float half_to_float(float16 h);

which provides one-to-one conversion between float32 and float16. These twos functions will do different conversion routines based on the current hardware. CUDA/ARM instrinsics will be used when the corresonding hardware is available. If the hardware or compiler level does not support float32 to float16 conversion, software emulation will be performed to do the conversion.

float16 inference

In Fluid, a neural network is represented as a protobuf message called ProgramDesc, whose Python wrapper is a Program. The basic structure of a program is some nested blocks, where each block consists of some variable definitions and a sequence of operators. An executor will run a given program desc by executing the sequence of operators in the entrance block of the program one by one.

Operator level requirement

Each operator has many kernels for different data types, devices, and library types. The operator will select the appropriate kernel to run based on, among other things, the data type of the input variables. By default, every Fluid operator has a float data type kernel that takes float variables as input and generates float output.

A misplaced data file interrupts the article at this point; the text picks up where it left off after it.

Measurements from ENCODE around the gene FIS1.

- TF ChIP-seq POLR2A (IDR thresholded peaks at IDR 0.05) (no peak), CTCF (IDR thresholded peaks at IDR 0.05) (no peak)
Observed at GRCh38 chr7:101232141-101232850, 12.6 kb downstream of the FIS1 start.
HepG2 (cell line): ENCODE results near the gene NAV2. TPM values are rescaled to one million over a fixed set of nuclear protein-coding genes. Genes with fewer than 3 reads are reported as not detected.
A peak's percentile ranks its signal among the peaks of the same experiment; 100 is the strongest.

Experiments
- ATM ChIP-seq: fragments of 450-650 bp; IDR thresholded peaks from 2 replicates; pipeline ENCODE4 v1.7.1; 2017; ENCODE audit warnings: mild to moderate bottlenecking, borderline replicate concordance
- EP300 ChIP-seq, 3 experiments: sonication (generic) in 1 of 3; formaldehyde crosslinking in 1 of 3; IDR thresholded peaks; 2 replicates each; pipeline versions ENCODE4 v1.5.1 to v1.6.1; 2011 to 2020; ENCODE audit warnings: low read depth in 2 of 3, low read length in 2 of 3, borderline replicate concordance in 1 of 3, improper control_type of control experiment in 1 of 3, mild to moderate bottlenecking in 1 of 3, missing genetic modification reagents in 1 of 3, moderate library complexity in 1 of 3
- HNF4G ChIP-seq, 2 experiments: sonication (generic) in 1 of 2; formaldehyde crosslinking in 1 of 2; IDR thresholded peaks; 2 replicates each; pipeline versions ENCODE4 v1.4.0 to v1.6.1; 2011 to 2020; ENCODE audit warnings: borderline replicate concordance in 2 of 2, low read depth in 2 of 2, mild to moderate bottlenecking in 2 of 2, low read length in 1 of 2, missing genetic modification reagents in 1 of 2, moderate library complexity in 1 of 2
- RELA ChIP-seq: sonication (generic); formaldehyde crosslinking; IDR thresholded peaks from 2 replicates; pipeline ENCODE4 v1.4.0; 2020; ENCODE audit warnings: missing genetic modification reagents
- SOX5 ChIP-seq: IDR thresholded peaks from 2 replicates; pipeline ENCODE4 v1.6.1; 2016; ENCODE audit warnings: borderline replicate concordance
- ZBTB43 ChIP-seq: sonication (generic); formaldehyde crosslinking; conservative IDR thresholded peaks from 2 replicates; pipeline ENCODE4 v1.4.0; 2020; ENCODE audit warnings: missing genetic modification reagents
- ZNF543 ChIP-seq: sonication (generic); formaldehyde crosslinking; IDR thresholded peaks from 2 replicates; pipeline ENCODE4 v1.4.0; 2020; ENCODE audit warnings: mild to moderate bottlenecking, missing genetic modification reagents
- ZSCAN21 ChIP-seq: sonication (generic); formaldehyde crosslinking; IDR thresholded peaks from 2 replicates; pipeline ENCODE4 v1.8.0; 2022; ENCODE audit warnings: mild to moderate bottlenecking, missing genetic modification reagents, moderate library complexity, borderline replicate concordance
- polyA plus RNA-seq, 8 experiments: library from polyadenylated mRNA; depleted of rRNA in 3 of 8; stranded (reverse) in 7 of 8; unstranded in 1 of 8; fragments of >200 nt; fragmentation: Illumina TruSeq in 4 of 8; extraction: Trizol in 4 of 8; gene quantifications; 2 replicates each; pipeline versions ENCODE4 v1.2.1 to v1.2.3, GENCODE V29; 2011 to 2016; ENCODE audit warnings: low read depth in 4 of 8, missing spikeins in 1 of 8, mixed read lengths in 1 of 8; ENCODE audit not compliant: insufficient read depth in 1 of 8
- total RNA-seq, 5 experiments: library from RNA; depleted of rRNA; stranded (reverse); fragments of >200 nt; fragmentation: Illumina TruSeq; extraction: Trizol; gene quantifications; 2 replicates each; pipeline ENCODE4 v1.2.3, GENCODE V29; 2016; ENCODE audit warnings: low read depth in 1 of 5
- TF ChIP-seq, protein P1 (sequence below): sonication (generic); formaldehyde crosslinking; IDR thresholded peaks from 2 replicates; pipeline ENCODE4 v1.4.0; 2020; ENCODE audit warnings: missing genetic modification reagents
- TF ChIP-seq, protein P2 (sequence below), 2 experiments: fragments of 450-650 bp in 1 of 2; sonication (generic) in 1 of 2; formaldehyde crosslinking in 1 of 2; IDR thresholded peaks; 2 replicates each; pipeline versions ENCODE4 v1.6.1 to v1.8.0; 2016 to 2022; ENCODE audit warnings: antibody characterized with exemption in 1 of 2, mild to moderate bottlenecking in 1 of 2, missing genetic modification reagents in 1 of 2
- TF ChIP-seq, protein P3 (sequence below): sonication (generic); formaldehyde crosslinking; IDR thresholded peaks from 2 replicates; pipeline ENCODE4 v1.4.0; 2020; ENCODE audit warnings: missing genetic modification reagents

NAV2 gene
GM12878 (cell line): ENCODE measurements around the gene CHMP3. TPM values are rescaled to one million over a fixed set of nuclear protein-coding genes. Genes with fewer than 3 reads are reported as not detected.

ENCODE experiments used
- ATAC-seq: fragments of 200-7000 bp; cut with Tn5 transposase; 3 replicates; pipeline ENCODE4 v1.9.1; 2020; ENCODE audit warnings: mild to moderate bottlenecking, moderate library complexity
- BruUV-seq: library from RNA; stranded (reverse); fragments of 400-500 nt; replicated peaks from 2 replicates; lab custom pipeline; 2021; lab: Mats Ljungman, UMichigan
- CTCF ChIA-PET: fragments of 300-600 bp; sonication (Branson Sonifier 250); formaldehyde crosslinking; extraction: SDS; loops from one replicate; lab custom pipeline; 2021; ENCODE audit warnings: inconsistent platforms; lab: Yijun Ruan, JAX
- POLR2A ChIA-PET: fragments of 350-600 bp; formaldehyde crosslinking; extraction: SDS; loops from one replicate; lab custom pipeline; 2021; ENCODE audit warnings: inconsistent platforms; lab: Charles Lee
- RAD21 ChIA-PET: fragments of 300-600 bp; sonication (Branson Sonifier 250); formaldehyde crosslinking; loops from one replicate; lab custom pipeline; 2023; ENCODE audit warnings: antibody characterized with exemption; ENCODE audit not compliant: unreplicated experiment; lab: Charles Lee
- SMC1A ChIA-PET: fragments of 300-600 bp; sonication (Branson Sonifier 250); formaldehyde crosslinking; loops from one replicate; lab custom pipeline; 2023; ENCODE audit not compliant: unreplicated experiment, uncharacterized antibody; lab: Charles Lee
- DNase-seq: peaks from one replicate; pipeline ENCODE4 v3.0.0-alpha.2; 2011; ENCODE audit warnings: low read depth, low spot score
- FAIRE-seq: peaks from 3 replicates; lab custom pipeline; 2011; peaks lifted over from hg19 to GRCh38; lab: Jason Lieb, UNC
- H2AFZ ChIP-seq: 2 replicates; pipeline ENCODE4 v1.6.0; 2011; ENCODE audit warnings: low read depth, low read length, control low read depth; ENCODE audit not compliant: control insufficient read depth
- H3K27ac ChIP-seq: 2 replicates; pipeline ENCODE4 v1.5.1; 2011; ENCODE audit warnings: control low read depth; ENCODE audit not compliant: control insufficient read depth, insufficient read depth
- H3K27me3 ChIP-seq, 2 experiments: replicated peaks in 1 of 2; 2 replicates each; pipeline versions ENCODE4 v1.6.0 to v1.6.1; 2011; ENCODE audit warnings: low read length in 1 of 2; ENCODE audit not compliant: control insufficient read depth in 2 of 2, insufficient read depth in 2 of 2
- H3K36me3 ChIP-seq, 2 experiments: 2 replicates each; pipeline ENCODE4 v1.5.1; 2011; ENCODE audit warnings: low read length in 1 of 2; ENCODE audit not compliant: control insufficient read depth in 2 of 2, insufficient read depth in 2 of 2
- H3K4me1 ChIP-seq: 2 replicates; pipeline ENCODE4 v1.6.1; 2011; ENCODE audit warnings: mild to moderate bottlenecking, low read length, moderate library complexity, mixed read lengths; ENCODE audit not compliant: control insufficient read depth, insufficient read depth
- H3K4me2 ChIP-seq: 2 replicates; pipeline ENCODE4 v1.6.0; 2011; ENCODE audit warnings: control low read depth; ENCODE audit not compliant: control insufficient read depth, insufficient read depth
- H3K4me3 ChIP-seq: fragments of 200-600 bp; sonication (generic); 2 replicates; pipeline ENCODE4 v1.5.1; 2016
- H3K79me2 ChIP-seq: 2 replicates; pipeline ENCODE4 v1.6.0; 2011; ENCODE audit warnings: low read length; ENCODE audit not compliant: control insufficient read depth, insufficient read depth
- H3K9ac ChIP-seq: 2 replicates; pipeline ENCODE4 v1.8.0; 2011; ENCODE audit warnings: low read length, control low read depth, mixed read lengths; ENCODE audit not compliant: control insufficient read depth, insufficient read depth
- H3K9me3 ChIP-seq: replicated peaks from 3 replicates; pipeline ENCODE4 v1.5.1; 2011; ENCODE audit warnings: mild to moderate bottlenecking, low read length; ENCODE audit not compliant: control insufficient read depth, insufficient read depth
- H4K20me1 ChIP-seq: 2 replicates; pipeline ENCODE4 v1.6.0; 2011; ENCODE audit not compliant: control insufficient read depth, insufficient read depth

This means that if we provide float input to the first operator in a program, then each opeartor will use float kernel to compute float output and send it as input to the next operator to trigger the float kernel. Overall, the program will run in float mode and give us a final output of float data type.